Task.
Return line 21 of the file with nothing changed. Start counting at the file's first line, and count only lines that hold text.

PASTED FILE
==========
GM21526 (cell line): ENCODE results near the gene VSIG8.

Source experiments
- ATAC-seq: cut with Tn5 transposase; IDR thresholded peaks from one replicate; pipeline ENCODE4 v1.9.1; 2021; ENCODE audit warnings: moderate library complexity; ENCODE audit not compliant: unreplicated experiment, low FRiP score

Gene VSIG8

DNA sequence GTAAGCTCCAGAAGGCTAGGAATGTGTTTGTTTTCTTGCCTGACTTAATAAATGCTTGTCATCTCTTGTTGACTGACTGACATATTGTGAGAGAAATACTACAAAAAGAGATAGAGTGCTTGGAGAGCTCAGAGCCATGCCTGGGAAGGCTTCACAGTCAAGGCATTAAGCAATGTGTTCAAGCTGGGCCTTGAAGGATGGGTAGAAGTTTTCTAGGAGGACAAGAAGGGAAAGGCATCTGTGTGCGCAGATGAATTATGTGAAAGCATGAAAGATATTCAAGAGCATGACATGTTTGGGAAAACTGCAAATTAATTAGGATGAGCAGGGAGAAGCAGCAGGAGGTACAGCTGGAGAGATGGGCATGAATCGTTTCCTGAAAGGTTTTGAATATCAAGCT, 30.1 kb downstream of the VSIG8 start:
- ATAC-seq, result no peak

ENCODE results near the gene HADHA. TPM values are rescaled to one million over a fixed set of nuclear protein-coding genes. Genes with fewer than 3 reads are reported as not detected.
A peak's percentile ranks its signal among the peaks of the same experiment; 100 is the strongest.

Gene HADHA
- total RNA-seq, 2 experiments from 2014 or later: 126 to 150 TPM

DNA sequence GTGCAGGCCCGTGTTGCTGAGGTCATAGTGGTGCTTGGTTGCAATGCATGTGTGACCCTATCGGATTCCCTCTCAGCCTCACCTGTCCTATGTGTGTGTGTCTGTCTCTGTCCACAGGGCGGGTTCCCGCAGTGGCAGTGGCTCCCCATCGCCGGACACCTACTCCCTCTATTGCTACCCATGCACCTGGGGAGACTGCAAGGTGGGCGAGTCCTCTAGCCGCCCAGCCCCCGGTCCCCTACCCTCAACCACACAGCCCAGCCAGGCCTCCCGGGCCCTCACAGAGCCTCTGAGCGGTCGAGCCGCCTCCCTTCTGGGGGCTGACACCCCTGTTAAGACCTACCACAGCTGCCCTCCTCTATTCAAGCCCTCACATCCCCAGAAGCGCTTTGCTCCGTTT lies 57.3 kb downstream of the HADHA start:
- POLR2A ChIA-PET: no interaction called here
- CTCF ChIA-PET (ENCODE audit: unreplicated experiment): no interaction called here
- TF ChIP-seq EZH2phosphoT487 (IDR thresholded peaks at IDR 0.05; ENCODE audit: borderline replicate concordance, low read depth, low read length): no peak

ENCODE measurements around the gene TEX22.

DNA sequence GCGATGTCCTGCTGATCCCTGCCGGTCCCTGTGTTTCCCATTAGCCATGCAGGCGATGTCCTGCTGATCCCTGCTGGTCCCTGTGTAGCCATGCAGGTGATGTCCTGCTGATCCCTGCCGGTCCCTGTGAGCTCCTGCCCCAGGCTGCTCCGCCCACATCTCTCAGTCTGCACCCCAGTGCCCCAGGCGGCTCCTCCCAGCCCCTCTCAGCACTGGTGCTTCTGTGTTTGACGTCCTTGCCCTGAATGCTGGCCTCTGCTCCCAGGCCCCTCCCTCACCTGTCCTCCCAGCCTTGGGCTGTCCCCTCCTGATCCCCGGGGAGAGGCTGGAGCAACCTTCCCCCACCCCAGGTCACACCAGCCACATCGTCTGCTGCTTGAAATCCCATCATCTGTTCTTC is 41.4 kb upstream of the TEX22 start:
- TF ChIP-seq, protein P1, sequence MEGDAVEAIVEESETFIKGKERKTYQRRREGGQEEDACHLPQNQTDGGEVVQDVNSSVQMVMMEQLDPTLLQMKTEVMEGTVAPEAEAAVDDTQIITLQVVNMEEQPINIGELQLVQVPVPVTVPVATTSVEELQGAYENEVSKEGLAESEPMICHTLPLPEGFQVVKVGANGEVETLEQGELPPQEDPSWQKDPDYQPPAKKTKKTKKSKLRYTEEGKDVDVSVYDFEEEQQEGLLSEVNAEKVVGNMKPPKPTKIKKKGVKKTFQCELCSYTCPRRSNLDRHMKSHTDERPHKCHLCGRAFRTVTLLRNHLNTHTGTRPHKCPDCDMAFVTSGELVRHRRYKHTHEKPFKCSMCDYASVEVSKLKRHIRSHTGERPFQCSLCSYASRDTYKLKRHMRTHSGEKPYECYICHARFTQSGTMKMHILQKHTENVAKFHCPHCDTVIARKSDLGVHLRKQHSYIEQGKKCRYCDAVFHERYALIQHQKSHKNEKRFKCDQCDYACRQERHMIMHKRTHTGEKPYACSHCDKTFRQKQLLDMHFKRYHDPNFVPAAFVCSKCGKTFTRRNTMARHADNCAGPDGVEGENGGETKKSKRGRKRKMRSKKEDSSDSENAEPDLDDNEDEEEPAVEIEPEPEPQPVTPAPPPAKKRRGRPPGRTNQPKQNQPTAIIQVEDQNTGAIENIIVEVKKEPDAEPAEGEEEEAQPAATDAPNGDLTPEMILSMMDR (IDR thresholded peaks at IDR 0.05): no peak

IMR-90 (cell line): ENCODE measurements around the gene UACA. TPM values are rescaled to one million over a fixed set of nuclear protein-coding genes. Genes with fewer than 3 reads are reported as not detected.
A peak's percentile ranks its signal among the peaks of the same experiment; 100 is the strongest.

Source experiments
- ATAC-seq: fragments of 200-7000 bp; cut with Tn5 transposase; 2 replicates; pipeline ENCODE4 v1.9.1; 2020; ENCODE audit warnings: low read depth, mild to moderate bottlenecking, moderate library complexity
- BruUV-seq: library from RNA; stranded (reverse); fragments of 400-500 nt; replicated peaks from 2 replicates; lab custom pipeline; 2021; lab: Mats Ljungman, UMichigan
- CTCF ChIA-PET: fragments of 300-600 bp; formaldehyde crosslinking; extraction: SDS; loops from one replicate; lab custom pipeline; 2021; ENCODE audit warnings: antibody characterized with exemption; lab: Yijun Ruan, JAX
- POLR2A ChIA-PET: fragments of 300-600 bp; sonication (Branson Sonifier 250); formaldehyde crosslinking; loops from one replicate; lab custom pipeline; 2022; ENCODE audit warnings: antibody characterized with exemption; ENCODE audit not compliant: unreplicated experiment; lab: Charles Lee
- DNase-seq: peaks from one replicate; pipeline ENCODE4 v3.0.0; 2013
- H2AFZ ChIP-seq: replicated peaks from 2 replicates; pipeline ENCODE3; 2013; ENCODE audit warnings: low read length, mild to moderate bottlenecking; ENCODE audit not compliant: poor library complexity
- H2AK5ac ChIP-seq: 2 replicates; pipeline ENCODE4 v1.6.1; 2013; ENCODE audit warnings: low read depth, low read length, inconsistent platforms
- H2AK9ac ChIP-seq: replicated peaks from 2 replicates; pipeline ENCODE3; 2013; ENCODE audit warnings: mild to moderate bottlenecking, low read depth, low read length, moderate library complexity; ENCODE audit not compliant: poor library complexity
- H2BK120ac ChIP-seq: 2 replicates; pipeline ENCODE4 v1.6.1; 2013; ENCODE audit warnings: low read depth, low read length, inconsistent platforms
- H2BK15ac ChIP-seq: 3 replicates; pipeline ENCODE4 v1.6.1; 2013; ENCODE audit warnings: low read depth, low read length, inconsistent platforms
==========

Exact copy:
- ATAC-seq: fragments of 200-7000 bp; cut with Tn5 transposase; 2 replicates; pipeline ENCODE4 v1.9.1; 2020; ENCODE audit warnings: low read depth, mild to moderate bottlenecking, moderate library complexity